This 43-mile-long crater is 2.2 billion years old and is the oldest meteorite impact on Earth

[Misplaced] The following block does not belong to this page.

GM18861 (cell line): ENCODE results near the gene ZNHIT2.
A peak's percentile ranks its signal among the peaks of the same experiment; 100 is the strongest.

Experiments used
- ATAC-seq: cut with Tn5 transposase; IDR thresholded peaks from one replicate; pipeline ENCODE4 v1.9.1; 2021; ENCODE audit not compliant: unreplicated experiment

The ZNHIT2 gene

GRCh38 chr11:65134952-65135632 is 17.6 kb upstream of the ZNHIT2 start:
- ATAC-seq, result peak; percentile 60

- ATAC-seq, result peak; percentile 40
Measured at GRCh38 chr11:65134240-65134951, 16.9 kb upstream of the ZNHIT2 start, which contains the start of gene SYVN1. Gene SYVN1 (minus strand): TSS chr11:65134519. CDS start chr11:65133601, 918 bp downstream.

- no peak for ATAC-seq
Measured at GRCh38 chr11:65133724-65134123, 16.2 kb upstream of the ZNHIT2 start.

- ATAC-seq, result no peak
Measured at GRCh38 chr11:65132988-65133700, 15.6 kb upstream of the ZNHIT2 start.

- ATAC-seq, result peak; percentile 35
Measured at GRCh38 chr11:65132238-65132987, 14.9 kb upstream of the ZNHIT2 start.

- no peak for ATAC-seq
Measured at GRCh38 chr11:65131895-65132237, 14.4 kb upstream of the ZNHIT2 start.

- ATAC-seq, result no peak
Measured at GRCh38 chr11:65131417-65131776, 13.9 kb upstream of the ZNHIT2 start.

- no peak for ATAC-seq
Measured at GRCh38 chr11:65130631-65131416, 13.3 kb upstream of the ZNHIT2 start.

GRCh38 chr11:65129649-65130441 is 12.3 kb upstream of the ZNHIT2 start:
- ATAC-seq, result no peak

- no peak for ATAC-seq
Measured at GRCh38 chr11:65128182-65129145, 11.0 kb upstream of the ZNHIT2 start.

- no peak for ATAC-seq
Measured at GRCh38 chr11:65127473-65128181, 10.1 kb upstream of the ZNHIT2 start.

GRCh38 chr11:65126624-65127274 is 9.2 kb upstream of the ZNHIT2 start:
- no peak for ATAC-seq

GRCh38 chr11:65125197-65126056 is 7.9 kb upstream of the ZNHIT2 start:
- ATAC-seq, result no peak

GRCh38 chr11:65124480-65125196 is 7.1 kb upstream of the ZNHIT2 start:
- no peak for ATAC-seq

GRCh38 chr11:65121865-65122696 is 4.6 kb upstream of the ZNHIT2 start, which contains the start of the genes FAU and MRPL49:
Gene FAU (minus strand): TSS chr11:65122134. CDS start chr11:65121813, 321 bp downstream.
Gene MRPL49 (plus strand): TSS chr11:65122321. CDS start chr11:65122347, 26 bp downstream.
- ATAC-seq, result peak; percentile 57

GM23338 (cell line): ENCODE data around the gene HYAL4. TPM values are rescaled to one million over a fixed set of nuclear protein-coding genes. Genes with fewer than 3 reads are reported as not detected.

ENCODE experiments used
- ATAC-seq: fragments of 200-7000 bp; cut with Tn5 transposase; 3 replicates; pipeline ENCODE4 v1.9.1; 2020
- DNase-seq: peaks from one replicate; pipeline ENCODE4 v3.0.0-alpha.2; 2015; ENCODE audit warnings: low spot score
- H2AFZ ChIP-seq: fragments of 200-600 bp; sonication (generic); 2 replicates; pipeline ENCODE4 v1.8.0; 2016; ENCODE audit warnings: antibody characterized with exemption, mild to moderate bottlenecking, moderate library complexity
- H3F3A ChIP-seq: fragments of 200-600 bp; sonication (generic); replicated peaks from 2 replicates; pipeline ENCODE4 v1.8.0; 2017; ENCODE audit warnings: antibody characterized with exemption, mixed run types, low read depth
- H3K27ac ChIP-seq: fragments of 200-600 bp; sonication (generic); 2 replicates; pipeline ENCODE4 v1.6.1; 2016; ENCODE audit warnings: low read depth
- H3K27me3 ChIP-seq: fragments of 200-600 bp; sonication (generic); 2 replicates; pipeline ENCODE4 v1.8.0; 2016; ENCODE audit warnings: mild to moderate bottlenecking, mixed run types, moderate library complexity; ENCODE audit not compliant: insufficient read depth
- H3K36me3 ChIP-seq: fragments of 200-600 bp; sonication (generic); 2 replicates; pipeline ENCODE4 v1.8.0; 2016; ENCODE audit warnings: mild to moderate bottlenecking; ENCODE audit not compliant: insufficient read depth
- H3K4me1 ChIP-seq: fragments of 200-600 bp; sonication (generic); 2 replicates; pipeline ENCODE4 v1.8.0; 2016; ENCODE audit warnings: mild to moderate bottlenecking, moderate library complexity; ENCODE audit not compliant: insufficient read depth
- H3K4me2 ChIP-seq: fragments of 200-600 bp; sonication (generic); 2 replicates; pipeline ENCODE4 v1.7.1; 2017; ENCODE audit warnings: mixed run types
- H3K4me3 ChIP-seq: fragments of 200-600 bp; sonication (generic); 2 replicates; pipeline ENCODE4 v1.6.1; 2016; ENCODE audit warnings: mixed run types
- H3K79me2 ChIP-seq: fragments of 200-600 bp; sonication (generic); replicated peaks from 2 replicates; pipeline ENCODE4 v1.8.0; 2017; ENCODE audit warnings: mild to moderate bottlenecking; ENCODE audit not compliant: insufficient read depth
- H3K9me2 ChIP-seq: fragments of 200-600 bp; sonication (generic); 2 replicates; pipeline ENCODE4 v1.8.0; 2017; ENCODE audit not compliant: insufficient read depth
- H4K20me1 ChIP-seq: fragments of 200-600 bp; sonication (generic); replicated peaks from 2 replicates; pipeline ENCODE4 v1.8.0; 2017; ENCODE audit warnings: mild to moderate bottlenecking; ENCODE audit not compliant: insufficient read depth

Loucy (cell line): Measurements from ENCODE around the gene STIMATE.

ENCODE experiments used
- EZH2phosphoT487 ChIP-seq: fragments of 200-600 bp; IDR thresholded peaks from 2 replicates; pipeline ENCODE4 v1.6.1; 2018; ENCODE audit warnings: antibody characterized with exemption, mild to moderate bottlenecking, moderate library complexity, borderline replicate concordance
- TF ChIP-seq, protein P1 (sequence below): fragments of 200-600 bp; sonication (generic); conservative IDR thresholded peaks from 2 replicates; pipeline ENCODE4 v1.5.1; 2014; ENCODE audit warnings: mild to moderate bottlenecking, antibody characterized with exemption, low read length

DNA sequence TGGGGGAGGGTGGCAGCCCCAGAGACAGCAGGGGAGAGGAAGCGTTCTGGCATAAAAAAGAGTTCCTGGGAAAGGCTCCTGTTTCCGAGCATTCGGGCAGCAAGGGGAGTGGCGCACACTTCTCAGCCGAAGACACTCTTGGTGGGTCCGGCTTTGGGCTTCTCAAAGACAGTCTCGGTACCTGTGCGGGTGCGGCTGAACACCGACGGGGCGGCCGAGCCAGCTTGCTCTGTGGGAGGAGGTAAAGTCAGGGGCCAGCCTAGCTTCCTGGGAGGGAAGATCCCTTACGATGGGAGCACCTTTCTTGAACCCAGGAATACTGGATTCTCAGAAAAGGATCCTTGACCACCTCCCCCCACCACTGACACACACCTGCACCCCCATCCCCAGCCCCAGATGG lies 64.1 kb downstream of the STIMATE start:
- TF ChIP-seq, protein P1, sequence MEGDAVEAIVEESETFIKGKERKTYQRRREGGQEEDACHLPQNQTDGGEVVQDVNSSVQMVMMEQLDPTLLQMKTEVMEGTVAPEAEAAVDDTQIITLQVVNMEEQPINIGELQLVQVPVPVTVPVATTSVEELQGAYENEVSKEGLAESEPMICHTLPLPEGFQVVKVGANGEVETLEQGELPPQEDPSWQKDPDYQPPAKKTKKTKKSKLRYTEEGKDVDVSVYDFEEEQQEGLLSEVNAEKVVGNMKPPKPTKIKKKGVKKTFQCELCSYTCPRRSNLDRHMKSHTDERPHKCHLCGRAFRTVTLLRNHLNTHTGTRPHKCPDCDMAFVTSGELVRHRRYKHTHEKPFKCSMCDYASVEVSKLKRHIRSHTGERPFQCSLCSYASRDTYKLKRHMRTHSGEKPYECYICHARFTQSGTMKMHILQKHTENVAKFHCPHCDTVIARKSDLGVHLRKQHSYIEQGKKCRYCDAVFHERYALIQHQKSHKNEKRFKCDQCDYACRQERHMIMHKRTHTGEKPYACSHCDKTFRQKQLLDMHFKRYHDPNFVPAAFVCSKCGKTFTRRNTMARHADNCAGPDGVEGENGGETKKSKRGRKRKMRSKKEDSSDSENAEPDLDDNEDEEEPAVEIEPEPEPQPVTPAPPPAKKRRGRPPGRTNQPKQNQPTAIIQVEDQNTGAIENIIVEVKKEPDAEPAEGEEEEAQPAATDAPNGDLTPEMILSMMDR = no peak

Researchers conducted computer simulations to investigate what would have happened if the bump had been covered by an ice sheet when the meteor struck. In a few moments, the impact would have evaporated enough ice to blow over 100 billion tonnes of water vapor into the upper atmosphere. Water vapor is a powerful greenhouse gas, so this event could have created the right conditions to warm the surface of the planet and end the Ice Age. However, for this to happen, water vapor would have to remain in the atmosphere for hundreds to thousands of years, instead of falling back to the surface of the earth like rain or snow, Erickson says.